We usually passed for twins even though I was twenty-one, a year older.
“I’m gonna pick the hottest guy I see,” she continued, “and cash in that V card tonight!”
I laughed out loud. “As if you were a virgin!”
She popped her hip into mine. “Well, it’ll be kinda like starting fresh, right?”
“Clean slate,” I agreed with a nod.
“You can’t just erase all those guys you girls fucked,” Catfish piped in matter-of-factly.
“Shut up, Cat.”
Laken laughed. “If he’s saying what Lucy is, then he probably thinks we’re whores.”
At the end of the hall we took the spiral staircase down to the ground floor. There, on the cobblestone pathway outside the palace, we were joined by our youngest sister, Maren. She was eighteen, two years older than the cutoff age for the Trials.
She frowned, tugging at the turquoise taffeta of her dress. “This shit is so itchy!”
“Maybe you won’t be wearing it very long?” Laken hinted, nudging her in the ribs.
Maren’s cheeks instantly flushed and she averted her gaze to the sky, where her hawk, Helena, was soaring high above us. “Great,” she muttered, after glimpsing what he saw. “Nerissa will be joining us in T minus ten seconds.”
Sure enough, we rounded the corner and Nerissa slipped in line beside Maren. She was older than me by two years and taller than us all by almost a head.
“Morning, girls,” she practically purred, despite not being a cat person. Her raven, Midnight, was perched possessively on her bare shoulder. She was wearing a strapless black gown.
“Good morning,” I replied, knowing full well I’d be the only one to make an effort.
“An exciting day, isn’t it?” she continued, apparently oblivious to her cold reception. “Today’s the day I choose the future king. I’m sure you all can’t wait to meet him!”
Laken cocked her head. “You’re choosing the king? How do you know I won’t be choosing him?”
Nerissa laughed, but it came out more like a cackle. “You’re hilarious, Laken.”
Catfish meowed. “I didn’t think it was all that funny.”
I sniffed to hide my giggle. Me either, Cat.
At the end of the cobblestone pathway we were joined by four guards in black suits and shiny sunglasses. When our procession reached the gateway in the towering stone wall surrounding the palace, we were ushered into a sleek black limousine.
A note was folded over on the center seat, surrounded by four unique gemstone necklaces.
Nerissa snatched the note and read it aloud as the limo started moving. “A gift for the Strand princesses. Choose your stones well. The First Trial begins at the Dry Salt Sea. The rules will be explained when you arrive.”
A silence passed over us as we contemplated the note and the necklaces.
Choose your stones well.
Catfish sniffed the air and leaned closer to the stones. “I like the blue one best.”
You can barely even see the colors, I argued. They’re so pure.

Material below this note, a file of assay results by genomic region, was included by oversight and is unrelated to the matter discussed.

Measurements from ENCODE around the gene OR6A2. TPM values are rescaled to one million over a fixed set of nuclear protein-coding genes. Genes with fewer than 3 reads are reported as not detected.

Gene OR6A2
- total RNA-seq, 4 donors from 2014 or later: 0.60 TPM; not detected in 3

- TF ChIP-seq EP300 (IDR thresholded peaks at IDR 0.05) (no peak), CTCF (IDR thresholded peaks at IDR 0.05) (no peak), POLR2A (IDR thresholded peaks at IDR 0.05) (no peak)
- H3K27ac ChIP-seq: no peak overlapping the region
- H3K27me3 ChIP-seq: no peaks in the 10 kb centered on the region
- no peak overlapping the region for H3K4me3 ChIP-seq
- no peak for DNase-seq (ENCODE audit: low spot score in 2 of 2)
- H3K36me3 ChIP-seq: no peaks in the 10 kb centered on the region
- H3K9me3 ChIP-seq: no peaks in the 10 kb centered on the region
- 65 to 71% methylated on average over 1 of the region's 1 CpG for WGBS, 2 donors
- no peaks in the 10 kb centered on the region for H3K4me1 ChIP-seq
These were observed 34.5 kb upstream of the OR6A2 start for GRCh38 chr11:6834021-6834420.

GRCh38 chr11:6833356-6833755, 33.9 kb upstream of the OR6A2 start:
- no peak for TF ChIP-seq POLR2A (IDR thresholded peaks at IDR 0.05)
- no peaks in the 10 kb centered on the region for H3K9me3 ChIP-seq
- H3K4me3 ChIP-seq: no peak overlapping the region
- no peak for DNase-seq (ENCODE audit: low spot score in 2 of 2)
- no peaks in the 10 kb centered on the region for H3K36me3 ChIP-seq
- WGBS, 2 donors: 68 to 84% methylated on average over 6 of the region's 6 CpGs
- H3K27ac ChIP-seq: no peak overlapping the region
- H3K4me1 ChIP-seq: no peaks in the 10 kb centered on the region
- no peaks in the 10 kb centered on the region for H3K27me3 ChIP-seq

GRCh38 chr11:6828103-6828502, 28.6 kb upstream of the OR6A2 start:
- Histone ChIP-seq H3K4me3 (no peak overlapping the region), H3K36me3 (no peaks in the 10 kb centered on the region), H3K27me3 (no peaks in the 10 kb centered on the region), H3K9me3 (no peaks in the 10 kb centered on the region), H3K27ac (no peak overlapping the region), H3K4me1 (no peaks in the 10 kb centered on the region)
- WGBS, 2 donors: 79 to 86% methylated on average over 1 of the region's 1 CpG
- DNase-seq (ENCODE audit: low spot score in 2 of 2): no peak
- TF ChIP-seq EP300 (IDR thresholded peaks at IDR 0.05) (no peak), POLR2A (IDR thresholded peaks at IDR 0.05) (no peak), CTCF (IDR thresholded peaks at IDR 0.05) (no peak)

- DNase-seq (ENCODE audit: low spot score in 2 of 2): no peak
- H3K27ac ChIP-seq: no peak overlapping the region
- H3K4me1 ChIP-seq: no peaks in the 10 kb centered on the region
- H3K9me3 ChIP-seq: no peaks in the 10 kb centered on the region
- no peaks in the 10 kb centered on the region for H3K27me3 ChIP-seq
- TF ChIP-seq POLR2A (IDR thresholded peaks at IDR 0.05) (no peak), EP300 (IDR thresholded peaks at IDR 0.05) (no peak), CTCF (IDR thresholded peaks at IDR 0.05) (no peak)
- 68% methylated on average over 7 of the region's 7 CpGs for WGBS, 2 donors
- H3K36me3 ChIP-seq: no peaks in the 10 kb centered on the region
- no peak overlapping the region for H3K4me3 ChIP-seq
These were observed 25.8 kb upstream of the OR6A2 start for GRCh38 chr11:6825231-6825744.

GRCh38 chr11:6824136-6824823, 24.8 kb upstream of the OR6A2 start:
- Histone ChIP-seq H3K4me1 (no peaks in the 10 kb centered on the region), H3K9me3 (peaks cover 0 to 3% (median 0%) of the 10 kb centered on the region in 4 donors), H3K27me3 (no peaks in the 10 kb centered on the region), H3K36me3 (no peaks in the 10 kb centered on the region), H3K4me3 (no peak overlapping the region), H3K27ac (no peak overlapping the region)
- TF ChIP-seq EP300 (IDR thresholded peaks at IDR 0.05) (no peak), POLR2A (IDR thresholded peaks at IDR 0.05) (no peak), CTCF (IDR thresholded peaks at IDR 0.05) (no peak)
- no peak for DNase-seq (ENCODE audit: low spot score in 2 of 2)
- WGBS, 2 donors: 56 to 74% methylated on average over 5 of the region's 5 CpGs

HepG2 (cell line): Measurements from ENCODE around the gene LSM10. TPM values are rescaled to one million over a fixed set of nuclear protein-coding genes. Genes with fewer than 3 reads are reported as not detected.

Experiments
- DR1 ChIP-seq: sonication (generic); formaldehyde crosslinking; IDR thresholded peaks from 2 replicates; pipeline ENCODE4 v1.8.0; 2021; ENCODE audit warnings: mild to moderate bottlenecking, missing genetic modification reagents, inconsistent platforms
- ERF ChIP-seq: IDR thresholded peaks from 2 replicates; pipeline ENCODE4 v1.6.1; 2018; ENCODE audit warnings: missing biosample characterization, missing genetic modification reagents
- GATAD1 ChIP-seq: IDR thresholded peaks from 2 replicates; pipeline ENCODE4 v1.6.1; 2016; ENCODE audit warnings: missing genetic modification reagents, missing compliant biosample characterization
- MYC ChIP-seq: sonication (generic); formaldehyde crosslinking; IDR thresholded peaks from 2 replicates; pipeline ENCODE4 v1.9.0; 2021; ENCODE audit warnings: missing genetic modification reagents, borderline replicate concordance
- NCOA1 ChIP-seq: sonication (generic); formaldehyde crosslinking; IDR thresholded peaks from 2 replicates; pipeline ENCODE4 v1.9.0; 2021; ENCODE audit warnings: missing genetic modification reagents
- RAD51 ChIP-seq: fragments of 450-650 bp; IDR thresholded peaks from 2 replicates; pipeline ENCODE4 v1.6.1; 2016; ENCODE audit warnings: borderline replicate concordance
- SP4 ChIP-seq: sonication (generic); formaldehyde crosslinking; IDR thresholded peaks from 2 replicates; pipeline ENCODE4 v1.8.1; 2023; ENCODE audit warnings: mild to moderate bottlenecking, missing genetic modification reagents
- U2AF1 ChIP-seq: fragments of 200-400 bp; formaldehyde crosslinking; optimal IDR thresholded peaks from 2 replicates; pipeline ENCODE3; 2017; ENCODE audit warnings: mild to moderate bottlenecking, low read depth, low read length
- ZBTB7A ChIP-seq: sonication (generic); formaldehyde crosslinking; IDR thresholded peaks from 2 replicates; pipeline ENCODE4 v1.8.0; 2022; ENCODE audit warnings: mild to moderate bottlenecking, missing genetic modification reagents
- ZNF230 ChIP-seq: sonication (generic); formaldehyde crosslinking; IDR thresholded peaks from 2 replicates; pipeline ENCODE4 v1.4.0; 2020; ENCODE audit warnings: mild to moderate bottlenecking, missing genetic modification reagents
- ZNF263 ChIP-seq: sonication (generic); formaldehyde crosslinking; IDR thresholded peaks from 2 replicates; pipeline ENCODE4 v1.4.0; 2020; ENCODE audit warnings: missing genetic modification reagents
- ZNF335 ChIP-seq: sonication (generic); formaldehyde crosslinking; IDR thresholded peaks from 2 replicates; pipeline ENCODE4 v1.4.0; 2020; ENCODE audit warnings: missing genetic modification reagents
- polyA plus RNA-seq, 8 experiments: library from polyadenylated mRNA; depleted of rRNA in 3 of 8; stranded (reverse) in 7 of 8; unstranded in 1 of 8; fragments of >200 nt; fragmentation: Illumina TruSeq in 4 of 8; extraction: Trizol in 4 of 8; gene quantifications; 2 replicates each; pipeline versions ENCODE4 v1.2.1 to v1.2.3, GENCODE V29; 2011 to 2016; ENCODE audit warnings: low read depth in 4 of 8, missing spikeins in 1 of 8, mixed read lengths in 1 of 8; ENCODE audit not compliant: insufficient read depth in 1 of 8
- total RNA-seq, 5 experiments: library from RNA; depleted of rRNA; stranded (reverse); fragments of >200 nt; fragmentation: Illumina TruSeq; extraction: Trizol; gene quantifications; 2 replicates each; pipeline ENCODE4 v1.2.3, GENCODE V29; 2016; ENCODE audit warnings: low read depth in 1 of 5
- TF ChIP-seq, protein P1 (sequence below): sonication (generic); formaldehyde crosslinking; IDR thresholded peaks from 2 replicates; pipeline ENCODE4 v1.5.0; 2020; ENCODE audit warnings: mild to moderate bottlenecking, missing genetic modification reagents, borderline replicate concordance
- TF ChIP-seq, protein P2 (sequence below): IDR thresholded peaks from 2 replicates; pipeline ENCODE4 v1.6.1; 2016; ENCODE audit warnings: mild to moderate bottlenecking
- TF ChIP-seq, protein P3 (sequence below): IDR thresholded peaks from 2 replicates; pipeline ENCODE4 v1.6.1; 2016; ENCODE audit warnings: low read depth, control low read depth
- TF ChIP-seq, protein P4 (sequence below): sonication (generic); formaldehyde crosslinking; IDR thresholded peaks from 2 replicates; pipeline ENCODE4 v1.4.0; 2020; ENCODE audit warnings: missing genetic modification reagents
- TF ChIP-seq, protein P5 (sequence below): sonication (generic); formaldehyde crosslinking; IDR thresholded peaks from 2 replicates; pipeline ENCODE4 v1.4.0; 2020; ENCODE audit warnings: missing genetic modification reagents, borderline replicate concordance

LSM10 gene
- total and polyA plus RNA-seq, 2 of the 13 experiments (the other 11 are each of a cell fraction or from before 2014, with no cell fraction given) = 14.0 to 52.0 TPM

He meowed in annoyance.
“No, they’re definitely different. Smell this,” he said, offering to join our senses.
I closed my eyes and reached deeper into his mind. Suddenly the colors came to life with vibrant scents accompanying them. Blue smelled like the sea. Pink was sweet like a rose. Yellow was tangy like lemon. Green was fresh like mint.
I opened my eyes and nodded. You’re right, Catfish.
“Anyone mind if I claim the blue stone?” I asked, hoping it wouldn’t provoke Nerissa to take them first.
To my dismay, her hand reached out, but she grabbed the green stone instead. “Only if no one minds that I take the green.”
Laken and Maren shrugged.
“I guess I’ll take pink?” Laken sort of asked.
Maren nodded. “And I’ll take yellow.”
We put our necklaces on, and I immediately felt more relaxed. The ride to the Dry Salt Sea practically blurred by in a peaceful haze. Before I knew it, the limo had stopped and I was being ushered out into a windy, whitish desert. Our familiars were to wait in the vehicle.
A group of about twenty princesses gathered around an ancient-looking witch with long white hair. Her dress was more tribal than formal, but I supposed at her age she probably didn’t give a damn.
She nodded at me and my sisters and began speaking.
“Thank you to Queen Chelsea and King David Strand for offering their kingdom as the host for this decade’s Queen Trials.”
Polite applause carried softly across the sun-bleached plains.
“This is the first of seven trials,” she continued, folding her hands. “For this first one, you will not be permitted to use magic. It will not be timed, nor will it be rewarded with points. Your only objective is to choose your prince. Do you understand?”
We all nodded. Laken grabbed my hand and squeezed. I couldn’t tell if she was excited or starting to get nervous.
The ancient witch motioned to the wasteland behind her. “Everyone will complete this task alone. You’ll find potions scattered about the desert floor. They are all exactly the same. They contain hallucinogens that will mentally transport you to another place. Where is up to your own subconscious mind and the deepest desires of your heart.” She paused, letting that last bit sink in. “Find a potion, sit down, and drink every last drop. Are you ready?”
Everyone nodded again. Our silence was evident even over the wind.
The ancient witch bowed her head and spread out her arms.